Thoughts, links & ideas from the 2008 National Teacher of the Year

Each time I've taken off in a plane since May (which is a lot), I've been writing in my journal, then adding these journal entries on this blog.

Check in often, or subscribe to get headlines fed to you! Oh, and the views expressed here are not those of anyone but me.  And anyone who happens to share the same views, I guess.

(Note: the blue posted dates are actually the dates I wrote the journal entries, not when I posted them online.)

Wednesday, August 13, 2008


Nashville, TN


I hope the pilot of this plane is at least proficient.  I’ve just finished working for a couple of days on a panel of experts on a small part of an evaluation tool for evaluating principals (they’re my “PALS”, remember?)  We basically just defined the “cut scores” for labeling principals as “Below Basic,” “Basic,” “Proficient,” and “Distinguished.”  A lot of work, I must say, to put labels on folks.


Ours was only a small part of the whole project, much like building a house, but only being responsible for the porch.  The rest of the evaluation tool consists of a detailed report on strengths and weaknesses in each of 36 categories.  Pretty handy.


But I’m a little concerned that the front porch is the first and most important impression that this house might give.  It’s a bit like, well… giving a student a single grade in your class.  Actually, more like a single grade for all their classes put together.  Like a grade point average, but no number, just labels: Stupid, Almost Average, Pretty Smart, and Nerd.  Except in education we usually use more positive sounding words like Hatching, Emerging, Developing, Pubescing, and so on.


Why not just use the GPA?  Or better yet, look at grades for each class.  Or the grades for each of them over time.  Or break each class into an academic grade and a citizenship/effort grade like we do at our middle school.


I suppose at some point it just becomes too much information to realistically deal with (although we do have some pretty sophisticated technology, like computers and stuff.)  But a single label is just too simple a metric to describe someone, and I’m a bit concerned how a superintendent or school board might use it.  This could be a powerful tool for improvement, but if it fell into the wrong hands that were not focused on improvement… who knows how they might use it?


As for this afternoon, I just hope my pilots are well beyond “hatchling” and somewhere in the vicinity of “eagle.”

1 comment:

  1. I agree with you completely about the concern of 'labeling' students and teachers based on one assessment. Recently, I was speaking to a group of educators and non educators. The question was asked, "Why shouldn't parents be allowed to look at a teacher's student test scores and then based on this data be able to decide whether or not they want their child in the teacher's classroom?" I can't begin to tell you how much my blood was boiling at this point(first of CAN'T view other students scores--confidentiality), but with a smile on my face, I carefully chose my words and responded,"I'd be glad to respond to this question. While accountability and student performance is important, how we READ and INTERPRET ONE score on ONE test is just as important. For example, if I were to look at the case outcomes for a law firm over the course of a week and saw the lawyers who lost and won these cases,would I be able to better pick an attorney to represent me?" Furthermore, not knowing anything about the case or the evidence supporting the case gives me little understanding of the effectiveness of the lawyer's ability to represent people. The same case is true for educators.One assessment does little to represent not only a child's abilities, strengths and weaknesses, but it gives VERY little evidence to support the effectiveness of a teacher. Who's to say the teacher you viewed taught a self-contained class of special needs children and although the scores are seen as low, maybe the gains made were HUGE! Something for us all to think about. I know I have heard many people say, "Don't judge a book by its cover." Well...maybe we need to apply this same view to labeling our students and teachers. Thank you for addressing a very important topic for the improvement of teacher quality and student achievement!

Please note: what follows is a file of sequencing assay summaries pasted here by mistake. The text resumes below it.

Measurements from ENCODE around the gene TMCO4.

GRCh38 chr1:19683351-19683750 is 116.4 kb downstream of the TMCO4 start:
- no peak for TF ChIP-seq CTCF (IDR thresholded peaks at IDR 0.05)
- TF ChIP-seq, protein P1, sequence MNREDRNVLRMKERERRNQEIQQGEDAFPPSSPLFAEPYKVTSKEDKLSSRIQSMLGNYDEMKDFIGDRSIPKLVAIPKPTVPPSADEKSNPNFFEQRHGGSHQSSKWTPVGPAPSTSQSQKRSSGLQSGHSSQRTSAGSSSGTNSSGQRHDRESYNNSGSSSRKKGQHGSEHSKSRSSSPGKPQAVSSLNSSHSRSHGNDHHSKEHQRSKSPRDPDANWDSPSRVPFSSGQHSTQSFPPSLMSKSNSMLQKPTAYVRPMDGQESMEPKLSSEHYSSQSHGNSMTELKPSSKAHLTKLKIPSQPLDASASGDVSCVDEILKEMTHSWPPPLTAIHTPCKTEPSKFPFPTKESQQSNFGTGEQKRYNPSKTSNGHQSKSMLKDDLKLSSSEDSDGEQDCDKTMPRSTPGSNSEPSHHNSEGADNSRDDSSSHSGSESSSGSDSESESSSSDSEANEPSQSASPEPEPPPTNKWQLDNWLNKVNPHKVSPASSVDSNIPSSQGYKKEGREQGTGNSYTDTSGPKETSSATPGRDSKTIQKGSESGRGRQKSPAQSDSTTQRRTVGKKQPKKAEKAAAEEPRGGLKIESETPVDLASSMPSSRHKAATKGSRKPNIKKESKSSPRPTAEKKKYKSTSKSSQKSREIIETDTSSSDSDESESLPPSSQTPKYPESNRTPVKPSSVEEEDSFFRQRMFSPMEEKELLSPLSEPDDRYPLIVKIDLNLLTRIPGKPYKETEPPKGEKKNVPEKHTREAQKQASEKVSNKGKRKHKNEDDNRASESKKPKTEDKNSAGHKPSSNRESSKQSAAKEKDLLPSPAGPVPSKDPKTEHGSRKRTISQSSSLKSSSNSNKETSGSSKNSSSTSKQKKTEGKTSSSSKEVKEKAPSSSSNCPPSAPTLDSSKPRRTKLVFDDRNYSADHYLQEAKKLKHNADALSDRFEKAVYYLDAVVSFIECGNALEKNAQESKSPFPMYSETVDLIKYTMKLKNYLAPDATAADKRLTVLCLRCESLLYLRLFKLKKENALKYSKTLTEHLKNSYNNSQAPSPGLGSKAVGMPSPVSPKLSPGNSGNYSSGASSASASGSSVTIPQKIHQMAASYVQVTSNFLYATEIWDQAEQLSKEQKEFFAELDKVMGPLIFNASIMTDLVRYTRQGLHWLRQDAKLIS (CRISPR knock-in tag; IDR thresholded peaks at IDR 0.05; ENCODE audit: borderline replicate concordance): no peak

Feel free to question, disagree, challenge, or make suggestions! I'm a big boy. I can take it.